Building Transparency, Open Source Vulnerabilities, University of Colorado Boulder, More: Sunday ResearchBuzz, February 14, 2021


Business Wire: Introducing Building Transparency, An Open-Access Resource for Evaluating and Managing Embodied Carbon Across the Building Industry (PRESS RELEASE). “Building Transparency announces today its suite of open access data and tools that support broad and swift action across the building industry in addressing embodied carbon’s role in climate change. Through its free and easy-to-use resources, Building Transparency aims to help reduce embodied carbon emissions in the fight against global warming and foster a better building future.”

ZDNet: Google: Our new tool makes open-source security bugs easier to spot. “Google has launched the Open Source Vulnerabilities (OSV) website, offering up a vulnerability database to help triage bugs in open-source projects and help maintainers and consumers of open source.”


Colorado Virtual Libraries: Touring Colorado’s Collections: University of Colorado Boulder University Libraries Joins the DPLA. “The University of Colorado Boulder University Libraries recently joined the Plains to Peaks Collective (PPC), the Colorado-Wyoming Service Hub of the Digital Public Library of American (DPLA). The CUB Libraries shared over 43,600 historic collection items with the DPLA. While this is only a portion of their vast online collection there are numerous noteworthy collections that will be of great interest to researchers of historic collections.”

NME: FKA Twigs and Getty Images launch new initiative for Black storytellers. “The project, which launches later this year, will see Getty donate content from its Hulton Archive and its Editorial Collections. They will be available for non-commercial use for non-profit organisations and creators of colour to support artistic and educational projects about Black history. As well as access to the Hulton Archive, the largest commercial archive in the world, Getty will also offer research support for educational, research, and mentoring initiatives focused on Black history.”

NBC News: Facebook will stop recommending political groups permanently. “This comes after the company temporarily decided to stop recommending these groups to U.S. users in October in the lead up to the 2020 U.S. elections. Additionally, Zuckerberg said that the company is now considering steps to reduce the amount of political content that users see in their News Feed.”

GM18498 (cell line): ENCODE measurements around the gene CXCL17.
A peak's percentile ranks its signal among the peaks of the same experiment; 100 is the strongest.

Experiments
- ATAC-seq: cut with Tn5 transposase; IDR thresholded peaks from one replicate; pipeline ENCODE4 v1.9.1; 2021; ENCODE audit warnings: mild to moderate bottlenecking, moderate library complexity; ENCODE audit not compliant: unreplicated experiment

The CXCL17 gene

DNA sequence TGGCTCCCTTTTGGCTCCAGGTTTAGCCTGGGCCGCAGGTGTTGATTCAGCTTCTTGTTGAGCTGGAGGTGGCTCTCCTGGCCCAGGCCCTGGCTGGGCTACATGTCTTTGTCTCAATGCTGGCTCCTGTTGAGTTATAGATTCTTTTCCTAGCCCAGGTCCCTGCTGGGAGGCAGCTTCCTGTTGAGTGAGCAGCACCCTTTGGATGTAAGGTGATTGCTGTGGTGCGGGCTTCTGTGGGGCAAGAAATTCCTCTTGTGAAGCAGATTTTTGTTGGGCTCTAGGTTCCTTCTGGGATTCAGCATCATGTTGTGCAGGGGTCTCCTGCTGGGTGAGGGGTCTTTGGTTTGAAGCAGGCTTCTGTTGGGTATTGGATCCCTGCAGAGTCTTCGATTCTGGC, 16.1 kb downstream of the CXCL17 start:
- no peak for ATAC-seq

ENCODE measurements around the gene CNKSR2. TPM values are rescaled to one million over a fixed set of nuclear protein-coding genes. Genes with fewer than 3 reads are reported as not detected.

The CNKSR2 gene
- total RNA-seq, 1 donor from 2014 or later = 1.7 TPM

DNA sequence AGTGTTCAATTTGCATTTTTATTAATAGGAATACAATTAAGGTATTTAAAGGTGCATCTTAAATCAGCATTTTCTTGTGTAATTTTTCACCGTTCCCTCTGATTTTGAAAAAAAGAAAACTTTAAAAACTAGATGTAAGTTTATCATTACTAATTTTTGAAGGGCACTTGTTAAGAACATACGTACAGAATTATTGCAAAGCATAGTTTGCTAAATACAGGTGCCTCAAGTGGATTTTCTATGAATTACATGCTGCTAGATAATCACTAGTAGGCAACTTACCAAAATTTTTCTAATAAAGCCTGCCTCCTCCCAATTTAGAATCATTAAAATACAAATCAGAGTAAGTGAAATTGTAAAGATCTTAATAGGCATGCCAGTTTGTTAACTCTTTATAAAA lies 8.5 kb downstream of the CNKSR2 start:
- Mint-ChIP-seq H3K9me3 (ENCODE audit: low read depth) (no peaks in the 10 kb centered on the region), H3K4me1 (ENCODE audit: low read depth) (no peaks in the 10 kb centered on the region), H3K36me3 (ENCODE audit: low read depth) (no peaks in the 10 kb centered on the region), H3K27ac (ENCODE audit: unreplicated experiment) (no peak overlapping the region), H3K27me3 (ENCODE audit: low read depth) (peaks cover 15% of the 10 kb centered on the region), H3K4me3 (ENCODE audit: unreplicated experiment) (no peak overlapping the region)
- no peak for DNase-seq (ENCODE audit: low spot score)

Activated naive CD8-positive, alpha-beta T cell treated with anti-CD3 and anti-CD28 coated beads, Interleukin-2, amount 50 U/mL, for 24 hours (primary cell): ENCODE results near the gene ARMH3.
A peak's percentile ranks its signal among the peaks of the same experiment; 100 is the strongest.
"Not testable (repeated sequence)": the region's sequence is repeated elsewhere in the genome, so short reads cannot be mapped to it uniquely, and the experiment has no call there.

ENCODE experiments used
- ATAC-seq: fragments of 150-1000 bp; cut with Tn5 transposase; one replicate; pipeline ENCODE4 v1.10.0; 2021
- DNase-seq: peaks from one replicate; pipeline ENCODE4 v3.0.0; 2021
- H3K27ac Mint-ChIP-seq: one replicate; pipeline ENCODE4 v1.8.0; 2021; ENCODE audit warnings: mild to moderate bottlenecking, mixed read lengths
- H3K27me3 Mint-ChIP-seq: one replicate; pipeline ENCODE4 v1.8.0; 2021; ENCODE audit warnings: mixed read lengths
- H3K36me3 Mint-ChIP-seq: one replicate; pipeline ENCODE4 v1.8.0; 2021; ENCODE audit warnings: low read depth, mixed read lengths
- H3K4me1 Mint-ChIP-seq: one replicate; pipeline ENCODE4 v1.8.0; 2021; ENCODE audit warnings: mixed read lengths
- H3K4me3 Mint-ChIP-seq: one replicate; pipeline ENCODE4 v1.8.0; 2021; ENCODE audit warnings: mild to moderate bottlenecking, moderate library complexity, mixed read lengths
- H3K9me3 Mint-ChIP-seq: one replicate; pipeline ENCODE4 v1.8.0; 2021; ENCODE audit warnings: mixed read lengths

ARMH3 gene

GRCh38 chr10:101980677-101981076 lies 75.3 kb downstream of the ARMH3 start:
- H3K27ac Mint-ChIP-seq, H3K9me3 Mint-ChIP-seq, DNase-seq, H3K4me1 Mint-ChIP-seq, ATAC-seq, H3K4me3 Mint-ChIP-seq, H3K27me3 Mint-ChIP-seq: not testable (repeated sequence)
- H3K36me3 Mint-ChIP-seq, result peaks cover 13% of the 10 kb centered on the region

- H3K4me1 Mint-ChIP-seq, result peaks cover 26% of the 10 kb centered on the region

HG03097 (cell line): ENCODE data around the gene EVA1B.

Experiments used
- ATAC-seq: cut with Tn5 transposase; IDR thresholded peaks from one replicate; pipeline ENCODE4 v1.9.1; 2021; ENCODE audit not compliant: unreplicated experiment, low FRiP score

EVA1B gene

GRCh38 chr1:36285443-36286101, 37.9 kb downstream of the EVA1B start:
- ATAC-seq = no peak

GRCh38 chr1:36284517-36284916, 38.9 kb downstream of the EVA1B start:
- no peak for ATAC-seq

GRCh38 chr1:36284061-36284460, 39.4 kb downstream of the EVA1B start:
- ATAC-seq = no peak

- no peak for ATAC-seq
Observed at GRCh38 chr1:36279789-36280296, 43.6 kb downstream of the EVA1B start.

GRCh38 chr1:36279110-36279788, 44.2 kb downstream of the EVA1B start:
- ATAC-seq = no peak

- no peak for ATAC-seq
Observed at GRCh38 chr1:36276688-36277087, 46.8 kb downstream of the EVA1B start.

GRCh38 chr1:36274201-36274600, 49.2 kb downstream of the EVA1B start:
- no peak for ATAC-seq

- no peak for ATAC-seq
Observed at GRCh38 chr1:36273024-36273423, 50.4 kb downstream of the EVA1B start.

BetaNews: Microsoft releases off-schedule KB5001028 update for Windows 10 to fix WPA3 flaw. “Just days after the regular update release date of Patch Tuesday, Microsoft has released an out-of-band patch to address a problem with WPA3 connections in Windows 10. The KB5001028 update is for Windows 10 version 1909, and it fixes a problem that caused blue screens and stop error 0x7E in nwifi.sys when using a WPA3 connection.”


TechCrunch: UCLA is building a digital archive of mass incarceration with a new $3.6M grant. “UCLA researchers have been awarded a $3.65 million grant to collect, contextualize, and digitally preserve a huge archive of materials relating to policing and mass incarceration. It should help historians and anthropologists, but more fundamentally it will thoroughly document a period that many would rather forget.”

Complex: How Rap Misinformation Spreads on Social Media. “The rise in popularity of social media has lowered the barrier for entry in just about every field. Independent journalism is an essential means of unbiased reporting, but the internet has paved a path for hip-hop news accounts to be run by anyone with the free time to scour court sites and social media.”


Oregon Live: Proposal to create police use of force database goes before Oregon lawmakers. “The state Criminal Justice Commission would create a new public database that captures reports on the use or threatened use of force by each police or corrections officer, under a bill heard by an Oregon House subcommittee [January 27].”

Tennessean: Police: Man shot, killed in Hermitage after ‘prank robbery’ for YouTube video went wrong. “A man was shot and killed Friday night in the parking lot of a Hermitage business after a robbery ‘prank’ for a YouTube channel went wrong, according to Metro Nashville police. The homicide unit is investigating a claim of self-defense in the shooting, MNPD stated in a Saturday news release.”

Seattle Times: Judge blocks sale and closure of National Archives in Seattle; notes ‘public relations disaster’ by feds. “U.S. District Court Judge John Coughenour granted a preliminary injunction Friday morning to stop the sale of the National Archives property in Seattle. He pointedly asked Brian Kipnis, an assistant U.S. attorney in Seattle, if anybody on the five-person Public Buildings Reform Board was from the Pacific Northwest.”


Nerdist: Vincent van Gogh’s Starry Night Is the Newest LEGO Set. “LEGO Ideas has announced its newest batch of fan submissions that will be produced and sold. The small group includes a set designed by Truman Cheng. It pays tribute to both Vincent van Gogh and one of his most famous pieces by turning ‘The Starry Night’ painting into a three-dimensional work unto itself.” Good afternoon, Internet…

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